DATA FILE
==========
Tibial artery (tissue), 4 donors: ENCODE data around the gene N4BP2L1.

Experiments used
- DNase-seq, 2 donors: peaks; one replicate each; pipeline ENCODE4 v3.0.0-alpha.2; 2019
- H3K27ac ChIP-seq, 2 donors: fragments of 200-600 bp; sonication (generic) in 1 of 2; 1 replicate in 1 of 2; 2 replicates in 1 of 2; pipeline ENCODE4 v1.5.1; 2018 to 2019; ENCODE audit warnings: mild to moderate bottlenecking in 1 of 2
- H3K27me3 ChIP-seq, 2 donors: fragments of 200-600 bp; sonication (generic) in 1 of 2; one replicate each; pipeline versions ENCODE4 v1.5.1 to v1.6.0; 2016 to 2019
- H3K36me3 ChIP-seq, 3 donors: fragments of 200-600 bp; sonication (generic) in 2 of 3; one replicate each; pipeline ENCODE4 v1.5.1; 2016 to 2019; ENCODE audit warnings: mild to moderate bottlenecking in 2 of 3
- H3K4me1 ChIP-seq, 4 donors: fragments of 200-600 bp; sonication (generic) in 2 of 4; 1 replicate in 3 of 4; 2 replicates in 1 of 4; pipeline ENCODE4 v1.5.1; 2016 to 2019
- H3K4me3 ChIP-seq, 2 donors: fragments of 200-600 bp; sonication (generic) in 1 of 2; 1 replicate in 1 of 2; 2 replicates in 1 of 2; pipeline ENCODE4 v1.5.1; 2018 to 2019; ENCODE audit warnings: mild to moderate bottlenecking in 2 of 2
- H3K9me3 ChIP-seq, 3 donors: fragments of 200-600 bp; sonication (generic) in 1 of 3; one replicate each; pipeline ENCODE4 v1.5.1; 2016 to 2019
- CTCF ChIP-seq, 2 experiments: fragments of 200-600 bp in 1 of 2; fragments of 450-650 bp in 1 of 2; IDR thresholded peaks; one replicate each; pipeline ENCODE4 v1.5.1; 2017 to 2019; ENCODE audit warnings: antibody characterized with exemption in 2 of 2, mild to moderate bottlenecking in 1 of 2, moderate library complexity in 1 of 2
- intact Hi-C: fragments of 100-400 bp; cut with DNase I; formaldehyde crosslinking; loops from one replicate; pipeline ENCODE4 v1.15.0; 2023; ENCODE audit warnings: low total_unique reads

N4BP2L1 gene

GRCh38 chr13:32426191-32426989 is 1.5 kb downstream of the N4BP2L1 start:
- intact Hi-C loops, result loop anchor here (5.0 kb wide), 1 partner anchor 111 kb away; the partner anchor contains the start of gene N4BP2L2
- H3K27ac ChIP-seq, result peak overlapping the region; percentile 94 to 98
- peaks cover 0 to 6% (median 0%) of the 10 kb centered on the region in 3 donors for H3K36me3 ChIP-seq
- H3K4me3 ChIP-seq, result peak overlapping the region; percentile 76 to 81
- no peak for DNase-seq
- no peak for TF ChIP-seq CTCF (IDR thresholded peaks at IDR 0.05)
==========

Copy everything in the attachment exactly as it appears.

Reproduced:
Tibial artery (tissue), 4 donors: ENCODE data around the gene N4BP2L1.

Experiments used
- DNase-seq, 2 donors: peaks; one replicate each; pipeline ENCODE4 v3.0.0-alpha.2; 2019
- H3K27ac ChIP-seq, 2 donors: fragments of 200-600 bp; sonication (generic) in 1 of 2; 1 replicate in 1 of 2; 2 replicates in 1 of 2; pipeline ENCODE4 v1.5.1; 2018 to 2019; ENCODE audit warnings: mild to moderate bottlenecking in 1 of 2
- H3K27me3 ChIP-seq, 2 donors: fragments of 200-600 bp; sonication (generic) in 1 of 2; one replicate each; pipeline versions ENCODE4 v1.5.1 to v1.6.0; 2016 to 2019
- H3K36me3 ChIP-seq, 3 donors: fragments of 200-600 bp; sonication (generic) in 2 of 3; one replicate each; pipeline ENCODE4 v1.5.1; 2016 to 2019; ENCODE audit warnings: mild to moderate bottlenecking in 2 of 3
- H3K4me1 ChIP-seq, 4 donors: fragments of 200-600 bp; sonication (generic) in 2 of 4; 1 replicate in 3 of 4; 2 replicates in 1 of 4; pipeline ENCODE4 v1.5.1; 2016 to 2019
- H3K4me3 ChIP-seq, 2 donors: fragments of 200-600 bp; sonication (generic) in 1 of 2; 1 replicate in 1 of 2; 2 replicates in 1 of 2; pipeline ENCODE4 v1.5.1; 2018 to 2019; ENCODE audit warnings: mild to moderate bottlenecking in 2 of 2
- H3K9me3 ChIP-seq, 3 donors: fragments of 200-600 bp; sonication (generic) in 1 of 3; one replicate each; pipeline ENCODE4 v1.5.1; 2016 to 2019
- CTCF ChIP-seq, 2 experiments: fragments of 200-600 bp in 1 of 2; fragments of 450-650 bp in 1 of 2; IDR thresholded peaks; one replicate each; pipeline ENCODE4 v1.5.1; 2017 to 2019; ENCODE audit warnings: antibody characterized with exemption in 2 of 2, mild to moderate bottlenecking in 1 of 2, moderate library complexity in 1 of 2
- intact Hi-C: fragments of 100-400 bp; cut with DNase I; formaldehyde crosslinking; loops from one replicate; pipeline ENCODE4 v1.15.0; 2023; ENCODE audit warnings: low total_unique reads

N4BP2L1 gene

GRCh38 chr13:32426191-32426989 is 1.5 kb downstream of the N4BP2L1 start:
- intact Hi-C loops, result loop anchor here (5.0 kb wide), 1 partner anchor 111 kb away; the partner anchor contains the start of gene N4BP2L2
- H3K27ac ChIP-seq, result peak overlapping the region; percentile 94 to 98
- peaks cover 0 to 6% (median 0%) of the 10 kb centered on the region in 3 donors for H3K36me3 ChIP-seq
- H3K4me3 ChIP-seq, result peak overlapping the region; percentile 76 to 81
- no peak for DNase-seq
- no peak for TF ChIP-seq CTCF (IDR thresholded peaks at IDR 0.05)